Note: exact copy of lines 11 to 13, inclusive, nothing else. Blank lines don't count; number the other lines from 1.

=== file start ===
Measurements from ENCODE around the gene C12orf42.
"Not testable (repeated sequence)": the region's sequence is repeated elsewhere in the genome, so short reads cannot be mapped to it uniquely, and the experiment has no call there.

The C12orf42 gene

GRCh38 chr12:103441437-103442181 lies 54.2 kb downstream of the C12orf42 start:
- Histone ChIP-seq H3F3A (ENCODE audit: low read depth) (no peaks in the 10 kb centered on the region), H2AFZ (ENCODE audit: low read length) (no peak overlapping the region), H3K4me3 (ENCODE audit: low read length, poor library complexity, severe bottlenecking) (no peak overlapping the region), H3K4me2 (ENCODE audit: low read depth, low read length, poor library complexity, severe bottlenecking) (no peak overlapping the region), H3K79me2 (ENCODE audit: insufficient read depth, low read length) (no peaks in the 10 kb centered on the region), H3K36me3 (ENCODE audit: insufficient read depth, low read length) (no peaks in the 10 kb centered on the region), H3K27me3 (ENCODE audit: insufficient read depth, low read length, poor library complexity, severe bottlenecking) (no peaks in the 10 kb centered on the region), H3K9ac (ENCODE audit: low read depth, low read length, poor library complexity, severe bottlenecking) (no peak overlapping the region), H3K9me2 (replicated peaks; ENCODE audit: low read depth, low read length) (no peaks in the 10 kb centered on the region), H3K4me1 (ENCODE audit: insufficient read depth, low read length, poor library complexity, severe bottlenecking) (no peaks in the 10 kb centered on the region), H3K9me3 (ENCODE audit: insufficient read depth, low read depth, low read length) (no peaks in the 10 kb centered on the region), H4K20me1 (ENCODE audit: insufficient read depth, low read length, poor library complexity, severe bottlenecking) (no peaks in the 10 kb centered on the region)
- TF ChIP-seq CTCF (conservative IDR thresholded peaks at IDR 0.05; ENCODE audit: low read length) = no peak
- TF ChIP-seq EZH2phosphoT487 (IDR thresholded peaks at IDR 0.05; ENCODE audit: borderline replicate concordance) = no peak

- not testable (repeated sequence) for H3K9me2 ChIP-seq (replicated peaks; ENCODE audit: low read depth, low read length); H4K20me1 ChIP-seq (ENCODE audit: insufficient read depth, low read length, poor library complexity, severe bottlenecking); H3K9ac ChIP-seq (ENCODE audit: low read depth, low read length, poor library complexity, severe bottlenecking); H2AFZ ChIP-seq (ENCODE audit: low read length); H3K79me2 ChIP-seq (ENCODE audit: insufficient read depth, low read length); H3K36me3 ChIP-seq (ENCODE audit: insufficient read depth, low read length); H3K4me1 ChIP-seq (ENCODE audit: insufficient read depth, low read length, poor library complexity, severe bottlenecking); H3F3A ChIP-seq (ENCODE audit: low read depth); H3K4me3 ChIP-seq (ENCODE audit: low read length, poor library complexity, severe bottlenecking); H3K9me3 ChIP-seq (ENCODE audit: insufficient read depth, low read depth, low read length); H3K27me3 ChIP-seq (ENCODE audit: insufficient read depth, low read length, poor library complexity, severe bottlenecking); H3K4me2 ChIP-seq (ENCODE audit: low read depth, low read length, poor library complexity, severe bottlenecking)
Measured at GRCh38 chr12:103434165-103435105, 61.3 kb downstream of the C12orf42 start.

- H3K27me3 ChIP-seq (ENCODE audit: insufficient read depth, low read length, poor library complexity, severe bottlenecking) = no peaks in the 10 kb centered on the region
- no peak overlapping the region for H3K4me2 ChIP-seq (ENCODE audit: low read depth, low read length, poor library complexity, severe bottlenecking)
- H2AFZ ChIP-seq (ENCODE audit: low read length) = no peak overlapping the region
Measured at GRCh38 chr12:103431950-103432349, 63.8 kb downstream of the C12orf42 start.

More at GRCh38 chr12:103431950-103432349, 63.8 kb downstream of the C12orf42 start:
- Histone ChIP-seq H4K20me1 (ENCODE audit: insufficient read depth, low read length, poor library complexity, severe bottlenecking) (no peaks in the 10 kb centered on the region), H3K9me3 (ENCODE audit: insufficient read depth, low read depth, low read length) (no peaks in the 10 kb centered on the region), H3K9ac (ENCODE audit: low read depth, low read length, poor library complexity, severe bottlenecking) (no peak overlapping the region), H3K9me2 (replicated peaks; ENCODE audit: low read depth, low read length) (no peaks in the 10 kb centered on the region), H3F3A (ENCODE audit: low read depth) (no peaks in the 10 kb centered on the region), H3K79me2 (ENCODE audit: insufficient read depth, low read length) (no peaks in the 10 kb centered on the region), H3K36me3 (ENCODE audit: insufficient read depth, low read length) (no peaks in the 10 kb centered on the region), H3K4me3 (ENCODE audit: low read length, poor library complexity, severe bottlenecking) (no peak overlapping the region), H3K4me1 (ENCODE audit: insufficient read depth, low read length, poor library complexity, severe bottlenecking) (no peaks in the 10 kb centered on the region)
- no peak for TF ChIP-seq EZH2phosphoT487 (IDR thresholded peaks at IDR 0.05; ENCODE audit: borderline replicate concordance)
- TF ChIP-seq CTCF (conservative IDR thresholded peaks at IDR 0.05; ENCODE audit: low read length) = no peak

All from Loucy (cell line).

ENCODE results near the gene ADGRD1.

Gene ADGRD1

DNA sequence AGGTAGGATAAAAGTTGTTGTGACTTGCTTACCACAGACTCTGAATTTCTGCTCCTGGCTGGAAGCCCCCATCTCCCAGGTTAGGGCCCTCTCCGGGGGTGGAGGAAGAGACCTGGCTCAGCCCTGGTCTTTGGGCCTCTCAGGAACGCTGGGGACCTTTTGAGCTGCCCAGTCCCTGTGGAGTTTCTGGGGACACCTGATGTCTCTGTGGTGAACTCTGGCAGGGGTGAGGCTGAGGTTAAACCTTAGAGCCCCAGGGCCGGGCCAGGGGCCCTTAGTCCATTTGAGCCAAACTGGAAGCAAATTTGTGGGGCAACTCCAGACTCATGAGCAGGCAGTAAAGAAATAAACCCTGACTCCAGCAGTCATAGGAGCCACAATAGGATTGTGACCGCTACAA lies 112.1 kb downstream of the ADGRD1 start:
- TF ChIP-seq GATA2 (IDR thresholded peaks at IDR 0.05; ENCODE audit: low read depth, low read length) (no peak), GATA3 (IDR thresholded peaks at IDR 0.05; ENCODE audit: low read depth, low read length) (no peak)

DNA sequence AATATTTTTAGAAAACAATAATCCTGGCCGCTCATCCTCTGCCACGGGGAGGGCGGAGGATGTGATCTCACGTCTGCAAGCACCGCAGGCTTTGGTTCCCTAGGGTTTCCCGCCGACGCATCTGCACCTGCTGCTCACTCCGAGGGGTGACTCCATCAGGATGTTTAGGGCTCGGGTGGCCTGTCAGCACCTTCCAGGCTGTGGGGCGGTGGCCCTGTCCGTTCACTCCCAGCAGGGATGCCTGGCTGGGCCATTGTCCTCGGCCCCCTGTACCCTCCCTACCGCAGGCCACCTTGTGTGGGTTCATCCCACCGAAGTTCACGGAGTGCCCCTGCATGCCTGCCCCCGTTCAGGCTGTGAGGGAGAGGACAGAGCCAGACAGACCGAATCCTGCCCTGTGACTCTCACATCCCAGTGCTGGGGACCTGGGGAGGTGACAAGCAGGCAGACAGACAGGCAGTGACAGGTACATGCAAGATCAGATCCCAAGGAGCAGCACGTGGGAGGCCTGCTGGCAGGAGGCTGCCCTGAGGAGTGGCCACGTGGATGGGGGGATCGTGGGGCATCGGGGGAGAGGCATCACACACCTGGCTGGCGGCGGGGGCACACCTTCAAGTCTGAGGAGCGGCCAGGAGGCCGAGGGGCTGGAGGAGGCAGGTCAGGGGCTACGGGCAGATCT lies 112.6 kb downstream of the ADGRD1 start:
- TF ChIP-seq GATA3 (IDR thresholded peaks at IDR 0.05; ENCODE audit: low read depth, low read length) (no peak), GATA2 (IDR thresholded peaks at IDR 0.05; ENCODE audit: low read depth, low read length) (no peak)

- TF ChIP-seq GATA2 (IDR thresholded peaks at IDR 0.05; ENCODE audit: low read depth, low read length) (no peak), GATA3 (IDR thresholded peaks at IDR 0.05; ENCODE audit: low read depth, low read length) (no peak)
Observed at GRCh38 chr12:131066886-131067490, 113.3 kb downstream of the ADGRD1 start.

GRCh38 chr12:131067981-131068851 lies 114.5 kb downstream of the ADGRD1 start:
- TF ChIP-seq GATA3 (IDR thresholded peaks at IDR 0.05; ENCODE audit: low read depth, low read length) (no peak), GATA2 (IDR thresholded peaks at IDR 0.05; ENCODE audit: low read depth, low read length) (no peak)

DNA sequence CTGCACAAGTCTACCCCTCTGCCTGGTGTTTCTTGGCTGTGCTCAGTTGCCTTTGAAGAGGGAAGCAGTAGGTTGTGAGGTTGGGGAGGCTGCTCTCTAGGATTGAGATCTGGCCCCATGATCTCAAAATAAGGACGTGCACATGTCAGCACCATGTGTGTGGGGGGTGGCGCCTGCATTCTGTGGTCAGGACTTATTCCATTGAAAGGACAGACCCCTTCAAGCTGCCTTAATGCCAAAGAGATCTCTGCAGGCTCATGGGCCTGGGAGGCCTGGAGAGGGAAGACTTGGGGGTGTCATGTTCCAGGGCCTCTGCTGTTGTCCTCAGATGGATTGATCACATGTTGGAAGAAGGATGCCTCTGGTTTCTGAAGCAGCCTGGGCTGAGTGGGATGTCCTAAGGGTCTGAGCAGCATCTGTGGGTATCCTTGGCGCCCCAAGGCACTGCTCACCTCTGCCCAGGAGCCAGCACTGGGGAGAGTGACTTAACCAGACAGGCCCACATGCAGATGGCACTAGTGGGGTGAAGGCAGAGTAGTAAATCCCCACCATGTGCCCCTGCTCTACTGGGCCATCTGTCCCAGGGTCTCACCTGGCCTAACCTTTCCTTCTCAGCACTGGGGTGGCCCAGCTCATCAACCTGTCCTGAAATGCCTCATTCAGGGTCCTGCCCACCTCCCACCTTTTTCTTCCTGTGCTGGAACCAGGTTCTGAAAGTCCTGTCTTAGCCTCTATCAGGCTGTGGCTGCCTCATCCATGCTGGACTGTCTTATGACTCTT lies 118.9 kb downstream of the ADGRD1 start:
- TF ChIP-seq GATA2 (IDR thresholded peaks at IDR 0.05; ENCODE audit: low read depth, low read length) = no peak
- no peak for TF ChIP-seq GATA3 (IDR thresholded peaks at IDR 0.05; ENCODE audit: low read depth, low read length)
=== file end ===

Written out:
- no peak overlapping the region for H3K4me2 ChIP-seq (ENCODE audit: low read depth, low read length, poor library complexity, severe bottlenecking)
- H2AFZ ChIP-seq (ENCODE audit: low read length) = no peak overlapping the region
Measured at GRCh38 chr12:103431950-103432349, 63.8 kb downstream of the C12orf42 start.